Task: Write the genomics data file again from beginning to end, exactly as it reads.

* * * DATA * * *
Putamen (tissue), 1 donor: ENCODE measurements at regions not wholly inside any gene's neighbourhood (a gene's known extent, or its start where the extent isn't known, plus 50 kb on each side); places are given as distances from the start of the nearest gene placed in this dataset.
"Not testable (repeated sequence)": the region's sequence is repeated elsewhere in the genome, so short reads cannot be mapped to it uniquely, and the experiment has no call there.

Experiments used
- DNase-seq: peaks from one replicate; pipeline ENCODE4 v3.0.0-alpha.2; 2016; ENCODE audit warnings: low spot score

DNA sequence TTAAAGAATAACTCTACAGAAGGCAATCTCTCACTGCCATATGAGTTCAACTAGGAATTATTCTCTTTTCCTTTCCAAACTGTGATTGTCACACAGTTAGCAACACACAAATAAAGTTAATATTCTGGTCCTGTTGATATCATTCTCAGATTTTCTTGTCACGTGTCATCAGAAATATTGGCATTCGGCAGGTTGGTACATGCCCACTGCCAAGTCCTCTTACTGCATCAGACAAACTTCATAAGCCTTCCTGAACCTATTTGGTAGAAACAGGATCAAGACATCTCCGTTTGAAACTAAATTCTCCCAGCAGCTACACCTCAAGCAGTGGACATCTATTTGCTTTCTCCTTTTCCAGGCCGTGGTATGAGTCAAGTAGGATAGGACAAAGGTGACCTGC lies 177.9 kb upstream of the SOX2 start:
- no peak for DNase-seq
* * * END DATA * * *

Putamen (tissue), 1 donor: ENCODE measurements at regions not wholly inside any gene's neighbourhood (a gene's known extent, or its start where the extent isn't known, plus 50 kb on each side); places are given as distances from the start of the nearest gene placed in this dataset.
"Not testable (repeated sequence)": the region's sequence is repeated elsewhere in the genome, so short reads cannot be mapped to it uniquely, and the experiment has no call there.

Experiments used
- DNase-seq: peaks from one replicate; pipeline ENCODE4 v3.0.0-alpha.2; 2016; ENCODE audit warnings: low spot score

DNA sequence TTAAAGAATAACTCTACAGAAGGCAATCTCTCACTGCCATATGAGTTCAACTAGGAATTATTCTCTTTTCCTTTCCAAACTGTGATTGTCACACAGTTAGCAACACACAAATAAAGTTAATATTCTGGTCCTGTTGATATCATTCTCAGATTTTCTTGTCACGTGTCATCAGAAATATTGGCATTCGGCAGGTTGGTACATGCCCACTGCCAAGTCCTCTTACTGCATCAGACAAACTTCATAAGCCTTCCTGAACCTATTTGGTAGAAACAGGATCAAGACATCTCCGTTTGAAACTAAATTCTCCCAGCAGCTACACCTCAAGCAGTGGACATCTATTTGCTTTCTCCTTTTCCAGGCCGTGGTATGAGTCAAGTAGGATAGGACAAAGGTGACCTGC lies 177.9 kb upstream of the SOX2 start:
- no peak for DNase-seq